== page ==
Ned Bell, Ocean Wise and the sustainable fight
When Ocean Wise Executive Chef Ned Bell was a child, he didn’t know that he would one day become one of the top Canadian chefs advocating for sustainable seafood practices. All he knew was that he truly enjoyed cooking.
“My mom … didn’t love cooking that much because she was out there raising the family and working at night,” Bell explains. “I started cooking for my brother and sister when I was 12, and I realized how food brought us together as siblings. I quickly fell in love with the food business, with what food does. It’s the one thing that connects every human.”
While Bell is now passionate about sustainable seafood, he wasn’t always aware of the issue. “When I first moved to Toronto in 1997, no one was talking about sustainability. No one was talking about the fact that some of the species we were celebrating were at risk,” Bell explains. “Really the global sustainable seafood movement is only about two decades old.”
“It’s important to me on multiple levels. First, as a father of three, and somebody who cares about the environment and the ecosystem and the world that we live in,” explains Bell. “Secondly, as a chef, I am only as good as the ingredients and the access to those ingredients. What if I’m in love something specific, then suddenly because of climate change or an unreliable season or extinction or over-fishing, I can’t cook with that ingredient anymore? I cannot continue to be a part of the problem by doing nothing,” he explains. “We have to start challenging people to do more. They have to pay attention to where the ingredients are coming from, how they’re ending up on their plates.”
When Bell was offered the job with Ocean Wise to be their executive chef at the Vancouver Aquarium, he just had to take it. “I’ve risked it all to dive as deep as I can into this,” Bell says. “I had a dream job and I left to work here. But the value that I get from doing the work I’m doing is so much bigger than me. I wake up every day and I can’t wait to chase the next opportunity and spread the message.”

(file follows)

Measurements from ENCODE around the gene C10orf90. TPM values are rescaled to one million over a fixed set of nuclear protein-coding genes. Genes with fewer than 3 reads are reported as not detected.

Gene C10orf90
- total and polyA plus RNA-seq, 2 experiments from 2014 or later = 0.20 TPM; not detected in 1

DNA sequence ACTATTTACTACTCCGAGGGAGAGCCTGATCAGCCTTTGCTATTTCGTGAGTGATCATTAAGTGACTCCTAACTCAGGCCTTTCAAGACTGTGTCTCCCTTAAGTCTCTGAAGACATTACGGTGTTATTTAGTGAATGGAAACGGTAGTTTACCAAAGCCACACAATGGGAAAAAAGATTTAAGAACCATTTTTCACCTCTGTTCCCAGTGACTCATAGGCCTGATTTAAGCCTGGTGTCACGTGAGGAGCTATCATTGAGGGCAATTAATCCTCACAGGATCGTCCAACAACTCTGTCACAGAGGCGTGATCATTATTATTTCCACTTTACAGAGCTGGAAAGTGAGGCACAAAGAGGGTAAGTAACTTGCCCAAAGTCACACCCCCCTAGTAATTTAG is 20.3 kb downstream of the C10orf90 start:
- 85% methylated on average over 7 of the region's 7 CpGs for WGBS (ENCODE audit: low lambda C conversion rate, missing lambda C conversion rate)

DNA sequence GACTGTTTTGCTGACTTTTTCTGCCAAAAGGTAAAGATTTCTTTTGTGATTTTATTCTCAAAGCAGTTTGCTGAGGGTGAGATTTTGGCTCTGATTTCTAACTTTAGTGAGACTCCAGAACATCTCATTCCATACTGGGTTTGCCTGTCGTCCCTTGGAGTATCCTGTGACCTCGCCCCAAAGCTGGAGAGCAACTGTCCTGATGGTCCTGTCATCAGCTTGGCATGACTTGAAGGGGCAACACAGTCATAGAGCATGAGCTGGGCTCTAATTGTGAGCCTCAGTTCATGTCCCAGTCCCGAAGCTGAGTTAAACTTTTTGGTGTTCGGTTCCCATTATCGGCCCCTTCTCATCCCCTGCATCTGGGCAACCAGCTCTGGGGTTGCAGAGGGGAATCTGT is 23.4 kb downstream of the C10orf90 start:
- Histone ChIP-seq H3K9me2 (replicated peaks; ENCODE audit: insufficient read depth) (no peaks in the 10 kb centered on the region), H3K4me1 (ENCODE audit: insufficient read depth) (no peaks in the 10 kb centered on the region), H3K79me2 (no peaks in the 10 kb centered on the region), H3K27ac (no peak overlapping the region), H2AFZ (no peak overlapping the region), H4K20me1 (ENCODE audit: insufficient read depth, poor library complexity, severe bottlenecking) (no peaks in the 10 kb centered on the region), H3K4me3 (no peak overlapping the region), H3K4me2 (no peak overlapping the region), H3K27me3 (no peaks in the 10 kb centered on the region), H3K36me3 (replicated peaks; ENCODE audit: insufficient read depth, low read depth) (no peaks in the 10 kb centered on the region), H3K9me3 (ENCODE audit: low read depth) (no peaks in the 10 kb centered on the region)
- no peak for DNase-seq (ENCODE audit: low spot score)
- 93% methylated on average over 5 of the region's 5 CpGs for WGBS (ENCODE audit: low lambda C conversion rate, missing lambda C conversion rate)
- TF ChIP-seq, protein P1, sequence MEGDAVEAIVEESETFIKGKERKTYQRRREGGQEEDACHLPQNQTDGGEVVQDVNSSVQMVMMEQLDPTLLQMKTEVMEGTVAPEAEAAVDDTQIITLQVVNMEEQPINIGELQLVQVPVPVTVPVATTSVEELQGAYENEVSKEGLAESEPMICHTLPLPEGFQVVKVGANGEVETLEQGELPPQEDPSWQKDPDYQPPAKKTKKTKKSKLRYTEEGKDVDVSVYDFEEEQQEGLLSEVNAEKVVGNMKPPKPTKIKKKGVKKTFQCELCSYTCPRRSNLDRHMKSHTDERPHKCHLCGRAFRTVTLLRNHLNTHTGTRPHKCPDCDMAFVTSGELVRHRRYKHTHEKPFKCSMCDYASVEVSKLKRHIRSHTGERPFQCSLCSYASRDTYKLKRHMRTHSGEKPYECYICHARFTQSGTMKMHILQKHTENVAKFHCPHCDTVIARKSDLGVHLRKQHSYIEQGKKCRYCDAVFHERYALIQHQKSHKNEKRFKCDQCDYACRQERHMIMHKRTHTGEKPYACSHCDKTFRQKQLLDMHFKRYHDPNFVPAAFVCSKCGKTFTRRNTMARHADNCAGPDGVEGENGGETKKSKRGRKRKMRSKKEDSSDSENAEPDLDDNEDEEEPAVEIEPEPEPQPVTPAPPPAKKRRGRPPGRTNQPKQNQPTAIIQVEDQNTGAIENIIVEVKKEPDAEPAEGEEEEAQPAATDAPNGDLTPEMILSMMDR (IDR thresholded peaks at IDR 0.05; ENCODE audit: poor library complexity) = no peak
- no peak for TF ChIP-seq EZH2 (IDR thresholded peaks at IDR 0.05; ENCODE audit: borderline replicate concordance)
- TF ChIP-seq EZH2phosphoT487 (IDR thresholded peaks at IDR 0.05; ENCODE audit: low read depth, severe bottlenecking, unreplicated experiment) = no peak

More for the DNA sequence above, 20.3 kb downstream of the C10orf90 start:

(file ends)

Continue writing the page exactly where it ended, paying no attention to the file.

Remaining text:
“I feel like people say ‘What can I do?’,” Bell mentions. “You can do a ton. I’m one chef, who has, in a short decade, raised awareness for sustainability because I dove deep. But there’s a lot of spirited, passionate environmentalists out there who are doing more, going above and beyond to affect change. Baby steps are good enough, but I wish that we would take some larger leaps.”
Bell’s journey from award-winning chef to fierce advocate for the seas is an inspiring one that encourages everyone, from the home cook to the professional chef, to really analyze what they’re eating every day. The future, for him, is one where Mother Nature has recovered from our pollution and consumers are conscious of what they put on their plates.
“It’s kind of extraordinary to think about the world’s oceans and this resource that Mother Nature gives us. It’s not our right to just go harvest it at an unsustainable rate,” Bell says. “The work that I do today has nothing to do with next year; the work that I do today has everything to do with a hundred years from now. I want to make sure that we still have wild salmon in 100 years.”